The Birth of Napoleon Bonaparte
Napoleon Bonaparte was born on Tuesday, August 15, 1769, in Ajaccio, Corsica. France had acquired Corsica from the Italian city-state of Genoa the year before. Napoleon’s parents were Carlo and Letizia (Ramolino) Buonaparte. Their first surviving child, Giuseppe (Joseph), was 19 months old when Napoleon was born. Two older children, born in 1765 and 1767, had died in infancy.
August 15 marks the celebration of the Catholic Feast of the Assumption of Our Lady the Virgin Mary. Letizia was at mass in the Ajaccio cathedral when she felt severe labour pains. She left the service and walked the short distance to her house (Casa Buonaparte, now a museum), aided by Carlo’s sister Gertrude Paravicini.
Here, on a couch in the salon – for there was no time to reach her bedroom – with the assistance of Gertrude and a maid-servant, Mammucia Caterina, she was delivered of her fourth child – a boy, with a big head and a very intelligent face, who screamed loudly, and soon began sucking his thumb, which was considered a good augury among the peasants of Corsica. (1)
Nine days later, Letizia turned 19 years old.
Myths about Napoleon’s birth
Nobody recorded anything about Napoleon’s birth at the time, and Letizia did not leave detailed memoirs. It wasn’t until Napoleon became a famous general that people became interested in his origins. Many myths sprang up surrounding his birth. The account above is generally the received one, originally printed in a 19th century biography of Letizia by Félix Hippolyte Larrey (son of Napoleonic military surgeon Dominique Jean Larrey). However even this can be disputed. Napoleon’s brother Joseph told Charles Ingersoll, one of his friends in the United States, that Napoleon was not born in the salon.
It has been published that Napoleon’s mother, taken with the pains of child-birth in church, brought him forth in her parlor, before she could reach her chamber. That story Joseph denied to me. (2)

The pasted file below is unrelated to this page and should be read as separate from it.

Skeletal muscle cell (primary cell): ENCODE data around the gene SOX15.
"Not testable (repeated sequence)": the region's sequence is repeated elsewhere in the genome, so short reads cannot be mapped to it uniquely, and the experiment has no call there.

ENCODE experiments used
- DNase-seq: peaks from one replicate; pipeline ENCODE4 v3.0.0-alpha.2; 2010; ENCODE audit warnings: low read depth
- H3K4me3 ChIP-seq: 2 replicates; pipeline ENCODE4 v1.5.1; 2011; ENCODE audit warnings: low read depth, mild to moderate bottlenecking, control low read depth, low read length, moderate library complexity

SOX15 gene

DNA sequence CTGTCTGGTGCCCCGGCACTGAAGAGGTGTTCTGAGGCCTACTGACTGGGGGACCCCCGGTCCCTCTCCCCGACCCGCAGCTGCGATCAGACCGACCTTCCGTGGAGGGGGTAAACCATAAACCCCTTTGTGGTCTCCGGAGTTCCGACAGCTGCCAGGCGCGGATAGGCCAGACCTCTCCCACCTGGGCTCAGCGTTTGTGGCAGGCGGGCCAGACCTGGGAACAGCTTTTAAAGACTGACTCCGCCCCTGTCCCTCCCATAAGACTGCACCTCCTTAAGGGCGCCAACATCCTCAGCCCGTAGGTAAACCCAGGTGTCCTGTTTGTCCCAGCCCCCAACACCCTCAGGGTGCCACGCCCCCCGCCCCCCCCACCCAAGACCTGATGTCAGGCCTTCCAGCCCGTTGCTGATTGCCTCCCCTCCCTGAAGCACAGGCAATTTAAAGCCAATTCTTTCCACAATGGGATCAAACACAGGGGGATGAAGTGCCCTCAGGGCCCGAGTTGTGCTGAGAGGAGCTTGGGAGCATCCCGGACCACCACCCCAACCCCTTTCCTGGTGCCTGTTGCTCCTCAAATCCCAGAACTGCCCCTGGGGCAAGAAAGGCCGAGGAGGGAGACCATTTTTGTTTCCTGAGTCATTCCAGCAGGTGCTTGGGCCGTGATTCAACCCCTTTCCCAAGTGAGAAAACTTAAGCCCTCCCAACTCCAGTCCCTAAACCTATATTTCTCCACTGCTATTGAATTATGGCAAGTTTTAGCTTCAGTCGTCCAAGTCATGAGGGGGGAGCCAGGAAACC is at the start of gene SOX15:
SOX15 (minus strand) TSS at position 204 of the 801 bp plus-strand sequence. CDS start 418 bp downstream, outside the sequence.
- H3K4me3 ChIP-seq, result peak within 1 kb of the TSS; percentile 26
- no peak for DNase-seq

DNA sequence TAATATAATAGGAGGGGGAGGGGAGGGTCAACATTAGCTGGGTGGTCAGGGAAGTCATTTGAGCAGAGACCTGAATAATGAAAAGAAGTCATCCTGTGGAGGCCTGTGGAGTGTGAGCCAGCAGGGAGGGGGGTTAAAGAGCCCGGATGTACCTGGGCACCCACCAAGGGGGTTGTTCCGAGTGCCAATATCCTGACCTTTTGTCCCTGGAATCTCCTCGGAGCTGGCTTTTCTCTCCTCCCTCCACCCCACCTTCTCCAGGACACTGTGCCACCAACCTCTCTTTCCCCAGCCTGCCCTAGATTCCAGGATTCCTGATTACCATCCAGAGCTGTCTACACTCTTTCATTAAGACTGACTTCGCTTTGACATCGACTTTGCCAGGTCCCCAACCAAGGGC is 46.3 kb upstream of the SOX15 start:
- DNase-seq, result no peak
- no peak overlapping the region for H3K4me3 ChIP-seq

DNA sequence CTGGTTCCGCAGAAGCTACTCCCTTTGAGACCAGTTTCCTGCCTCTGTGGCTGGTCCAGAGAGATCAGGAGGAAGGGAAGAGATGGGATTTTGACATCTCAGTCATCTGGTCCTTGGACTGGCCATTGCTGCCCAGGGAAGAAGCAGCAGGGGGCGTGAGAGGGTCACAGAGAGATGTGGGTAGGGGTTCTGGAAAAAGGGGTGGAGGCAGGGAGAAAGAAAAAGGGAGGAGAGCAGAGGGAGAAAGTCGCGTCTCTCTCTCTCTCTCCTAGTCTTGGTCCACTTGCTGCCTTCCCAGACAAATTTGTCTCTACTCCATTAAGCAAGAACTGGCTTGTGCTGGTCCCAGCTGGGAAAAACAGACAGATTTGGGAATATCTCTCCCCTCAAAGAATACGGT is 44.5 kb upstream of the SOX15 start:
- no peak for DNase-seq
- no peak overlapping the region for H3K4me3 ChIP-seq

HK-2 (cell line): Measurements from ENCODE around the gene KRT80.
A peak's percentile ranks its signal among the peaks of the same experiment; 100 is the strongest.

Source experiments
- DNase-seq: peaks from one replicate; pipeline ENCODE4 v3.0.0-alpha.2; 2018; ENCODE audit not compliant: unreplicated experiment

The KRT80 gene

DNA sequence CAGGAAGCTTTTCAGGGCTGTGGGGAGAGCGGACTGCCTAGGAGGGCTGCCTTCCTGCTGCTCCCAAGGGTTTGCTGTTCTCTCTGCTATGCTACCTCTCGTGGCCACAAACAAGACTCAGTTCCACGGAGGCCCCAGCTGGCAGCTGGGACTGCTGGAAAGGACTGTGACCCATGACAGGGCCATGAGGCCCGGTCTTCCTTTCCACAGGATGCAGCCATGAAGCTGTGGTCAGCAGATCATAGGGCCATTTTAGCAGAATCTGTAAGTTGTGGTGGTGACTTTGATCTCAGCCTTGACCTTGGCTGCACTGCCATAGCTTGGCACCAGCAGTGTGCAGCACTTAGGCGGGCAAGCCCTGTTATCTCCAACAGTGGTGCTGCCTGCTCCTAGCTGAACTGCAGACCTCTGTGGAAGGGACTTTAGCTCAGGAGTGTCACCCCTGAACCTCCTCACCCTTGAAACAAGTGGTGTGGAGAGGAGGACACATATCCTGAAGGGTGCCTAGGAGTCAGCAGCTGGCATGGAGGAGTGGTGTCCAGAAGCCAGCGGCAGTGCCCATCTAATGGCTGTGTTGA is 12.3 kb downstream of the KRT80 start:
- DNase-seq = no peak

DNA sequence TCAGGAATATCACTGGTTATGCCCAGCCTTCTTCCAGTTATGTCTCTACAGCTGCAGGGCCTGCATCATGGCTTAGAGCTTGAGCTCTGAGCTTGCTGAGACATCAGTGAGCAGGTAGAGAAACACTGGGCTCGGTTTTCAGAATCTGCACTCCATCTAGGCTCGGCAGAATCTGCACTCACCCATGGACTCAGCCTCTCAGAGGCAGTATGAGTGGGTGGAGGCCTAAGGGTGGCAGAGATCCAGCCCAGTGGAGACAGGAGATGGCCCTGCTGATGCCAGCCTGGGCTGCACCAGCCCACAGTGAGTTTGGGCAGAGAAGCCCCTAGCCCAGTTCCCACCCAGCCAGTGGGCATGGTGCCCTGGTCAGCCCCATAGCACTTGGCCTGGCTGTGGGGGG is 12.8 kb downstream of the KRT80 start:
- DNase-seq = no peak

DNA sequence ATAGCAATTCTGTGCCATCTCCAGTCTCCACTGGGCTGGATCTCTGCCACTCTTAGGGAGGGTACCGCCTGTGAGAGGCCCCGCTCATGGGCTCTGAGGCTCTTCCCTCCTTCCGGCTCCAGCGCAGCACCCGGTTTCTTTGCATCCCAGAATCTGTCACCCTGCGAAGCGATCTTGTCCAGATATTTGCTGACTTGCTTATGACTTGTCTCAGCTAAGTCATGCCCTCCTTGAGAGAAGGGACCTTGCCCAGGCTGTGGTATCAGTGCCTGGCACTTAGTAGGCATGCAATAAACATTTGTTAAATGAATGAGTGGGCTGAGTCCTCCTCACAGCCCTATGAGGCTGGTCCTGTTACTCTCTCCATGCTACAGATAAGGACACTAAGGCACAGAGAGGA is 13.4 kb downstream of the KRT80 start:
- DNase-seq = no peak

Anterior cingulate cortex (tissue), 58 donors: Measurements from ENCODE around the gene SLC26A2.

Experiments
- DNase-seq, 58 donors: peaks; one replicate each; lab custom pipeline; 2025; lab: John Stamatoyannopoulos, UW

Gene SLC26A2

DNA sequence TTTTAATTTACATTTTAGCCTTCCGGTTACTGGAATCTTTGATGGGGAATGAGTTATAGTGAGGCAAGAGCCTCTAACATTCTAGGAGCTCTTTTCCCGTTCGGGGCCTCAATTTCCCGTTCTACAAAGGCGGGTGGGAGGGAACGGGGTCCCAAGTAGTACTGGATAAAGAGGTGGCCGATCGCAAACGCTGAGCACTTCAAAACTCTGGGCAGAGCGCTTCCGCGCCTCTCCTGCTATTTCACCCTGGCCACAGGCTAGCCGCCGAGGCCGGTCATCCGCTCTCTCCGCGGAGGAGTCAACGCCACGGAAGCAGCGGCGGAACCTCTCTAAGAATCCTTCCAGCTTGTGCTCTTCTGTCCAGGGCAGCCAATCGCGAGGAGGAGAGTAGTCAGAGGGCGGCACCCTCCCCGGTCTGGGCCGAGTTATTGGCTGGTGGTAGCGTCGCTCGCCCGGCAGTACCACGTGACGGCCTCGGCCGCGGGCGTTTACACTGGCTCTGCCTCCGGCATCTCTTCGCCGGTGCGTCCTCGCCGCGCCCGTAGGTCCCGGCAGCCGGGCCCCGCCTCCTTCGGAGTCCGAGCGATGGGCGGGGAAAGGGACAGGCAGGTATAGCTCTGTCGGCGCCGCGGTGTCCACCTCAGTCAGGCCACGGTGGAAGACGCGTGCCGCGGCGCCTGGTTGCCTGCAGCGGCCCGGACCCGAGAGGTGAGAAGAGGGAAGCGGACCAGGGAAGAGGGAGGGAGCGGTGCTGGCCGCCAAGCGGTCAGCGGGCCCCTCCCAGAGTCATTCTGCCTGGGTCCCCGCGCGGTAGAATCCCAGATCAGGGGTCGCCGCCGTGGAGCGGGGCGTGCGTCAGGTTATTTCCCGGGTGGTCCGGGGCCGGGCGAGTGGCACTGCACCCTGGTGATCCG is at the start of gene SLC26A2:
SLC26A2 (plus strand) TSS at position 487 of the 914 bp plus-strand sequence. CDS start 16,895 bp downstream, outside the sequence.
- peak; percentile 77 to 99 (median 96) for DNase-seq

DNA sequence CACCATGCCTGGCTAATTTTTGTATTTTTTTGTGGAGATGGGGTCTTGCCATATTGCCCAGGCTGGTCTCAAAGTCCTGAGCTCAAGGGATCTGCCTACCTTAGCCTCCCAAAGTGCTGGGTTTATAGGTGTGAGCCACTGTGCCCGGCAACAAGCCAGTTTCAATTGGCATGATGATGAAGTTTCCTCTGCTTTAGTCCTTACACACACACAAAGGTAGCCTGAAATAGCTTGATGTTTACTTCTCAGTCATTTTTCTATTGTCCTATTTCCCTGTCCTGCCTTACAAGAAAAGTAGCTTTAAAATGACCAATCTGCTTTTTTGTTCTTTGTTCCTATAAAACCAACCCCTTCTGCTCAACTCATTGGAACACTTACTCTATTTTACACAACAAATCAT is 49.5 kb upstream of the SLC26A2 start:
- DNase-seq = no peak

Another myth claims that Napoleon was born or laid on a carpet or tapestry on which were woven scenes from The Iliad and The Odyssey, or – in another version – the conquests of Alexander the Great and Julius Caesar. Napoleon himself repeated the story of being born on a carpet when he was in exile on St. Helena.
[My mother] hastily turned back [from the church], got as far as her drawing-room, where she deposited me on an old carpet. (3)
When Letizia was asked about this in later life, however, she said:
It’s a fable, making [Napoleon] born on the head of Caesar! Did he need that? … Moreover, we didn’t have carpets in our houses in Corsica, even less in full summer than in winter. (4)
Even Napoleon’s birth date was contested. Some people argued that Napoleon had been born in 1768, and that Joseph was the younger of the two. The record of Napoleon’s baptism on July 21, 1771, confirms his August 15, 1769 birth.
The one element of Napoleon’s birth that might appear to be mythical but actually is not is the appearance of a comet in the sky over Europe. This was comet C/1769 P1, first observed by astronomer Charles Messier at the Naval Observatory in Paris on the evening of August 8, 1769. According to observers, the comet became brighter through the month of August, with a lengthening tail. It made its closest approach to earth on September 10. Messier himself later sought to associate his comet with Napoleon’s birth, hoping to receive the Emperor’s attention and monetary support. This was, perhaps, Napoleon’s original “lucky star,” for which he searches the sky in Napoleon in America. As the comet has an estimated orbital period of around 2090 years, it has not been seen since 1769.
You might also enjoy:
- H. Noel Williams, The Women Bonapartes, Vol. 1 (New York, 1909), 24.
- Charles J. Ingersoll, History of the Second War between the United States of America and Great Britain, Second Series, Vol. 1 (Philadelphia, 1853), pp. 169-170.
- Francesco Antommarchi, The Last Days of the Emperor Napoleon, Vol. I (London, 1825), p. 257. Other St. Helena memoirs have Napoleon saying a version of this, e.g.: “On August 15, 1769, [my mother] was on her way home from church, when she felt the pains of labor, and had only time to get into the house, when I was born, not a bed, but on a heap of tapestry.” Gaspard Gourgaud, Talks of Napoleon at St. Helena, translated by Elizabeth Wormeley Latimer, 2nd edition (Chicago, 1904), p. 37.
- Félix Hippolyte Larrey, Madame mère (Napoleonis mater): essai historique, Vol. 1 (Paris, 1892), p. 54.
She was delivered of her fourth child – a boy, with a big head and a very intelligent face, who screamed loudly, and soon began sucking his thumb, which was considered a good augury among the peasants of Corsica.
H. Noel Williams